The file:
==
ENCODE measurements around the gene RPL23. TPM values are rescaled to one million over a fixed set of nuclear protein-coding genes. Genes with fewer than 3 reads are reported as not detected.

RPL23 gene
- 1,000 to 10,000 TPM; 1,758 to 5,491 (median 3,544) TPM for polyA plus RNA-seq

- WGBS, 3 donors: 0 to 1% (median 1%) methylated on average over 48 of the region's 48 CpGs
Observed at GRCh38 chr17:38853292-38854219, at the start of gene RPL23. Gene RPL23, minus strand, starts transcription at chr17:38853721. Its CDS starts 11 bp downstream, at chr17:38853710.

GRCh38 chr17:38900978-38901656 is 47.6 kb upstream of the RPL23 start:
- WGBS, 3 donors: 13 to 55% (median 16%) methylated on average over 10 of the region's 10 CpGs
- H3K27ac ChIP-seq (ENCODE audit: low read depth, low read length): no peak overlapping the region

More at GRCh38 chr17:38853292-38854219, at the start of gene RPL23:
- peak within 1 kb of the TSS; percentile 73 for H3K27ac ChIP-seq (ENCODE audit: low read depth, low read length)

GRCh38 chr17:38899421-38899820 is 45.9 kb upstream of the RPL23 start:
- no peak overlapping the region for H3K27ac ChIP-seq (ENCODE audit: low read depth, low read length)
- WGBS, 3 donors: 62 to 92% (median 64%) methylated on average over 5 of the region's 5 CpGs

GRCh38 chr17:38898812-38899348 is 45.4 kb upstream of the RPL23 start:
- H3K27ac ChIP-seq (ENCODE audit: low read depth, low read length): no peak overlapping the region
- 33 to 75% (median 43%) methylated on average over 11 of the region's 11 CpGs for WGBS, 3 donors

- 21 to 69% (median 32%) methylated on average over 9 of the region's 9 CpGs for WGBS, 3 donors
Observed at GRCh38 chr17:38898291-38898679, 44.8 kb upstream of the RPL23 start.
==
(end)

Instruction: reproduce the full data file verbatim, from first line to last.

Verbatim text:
ENCODE measurements around the gene RPL23. TPM values are rescaled to one million over a fixed set of nuclear protein-coding genes. Genes with fewer than 3 reads are reported as not detected.

RPL23 gene
- 1,000 to 10,000 TPM; 1,758 to 5,491 (median 3,544) TPM for polyA plus RNA-seq

- WGBS, 3 donors: 0 to 1% (median 1%) methylated on average over 48 of the region's 48 CpGs
Observed at GRCh38 chr17:38853292-38854219, at the start of gene RPL23. Gene RPL23, minus strand, starts transcription at chr17:38853721. Its CDS starts 11 bp downstream, at chr17:38853710.

GRCh38 chr17:38900978-38901656 is 47.6 kb upstream of the RPL23 start:
- WGBS, 3 donors: 13 to 55% (median 16%) methylated on average over 10 of the region's 10 CpGs
- H3K27ac ChIP-seq (ENCODE audit: low read depth, low read length): no peak overlapping the region

More at GRCh38 chr17:38853292-38854219, at the start of gene RPL23:
- peak within 1 kb of the TSS; percentile 73 for H3K27ac ChIP-seq (ENCODE audit: low read depth, low read length)

GRCh38 chr17:38899421-38899820 is 45.9 kb upstream of the RPL23 start:
- no peak overlapping the region for H3K27ac ChIP-seq (ENCODE audit: low read depth, low read length)
- WGBS, 3 donors: 62 to 92% (median 64%) methylated on average over 5 of the region's 5 CpGs

GRCh38 chr17:38898812-38899348 is 45.4 kb upstream of the RPL23 start:
- H3K27ac ChIP-seq (ENCODE audit: low read depth, low read length): no peak overlapping the region
- 33 to 75% (median 43%) methylated on average over 11 of the region's 11 CpGs for WGBS, 3 donors

- 21 to 69% (median 32%) methylated on average over 9 of the region's 9 CpGs for WGBS, 3 donors
Observed at GRCh38 chr17:38898291-38898679, 44.8 kb upstream of the RPL23 start.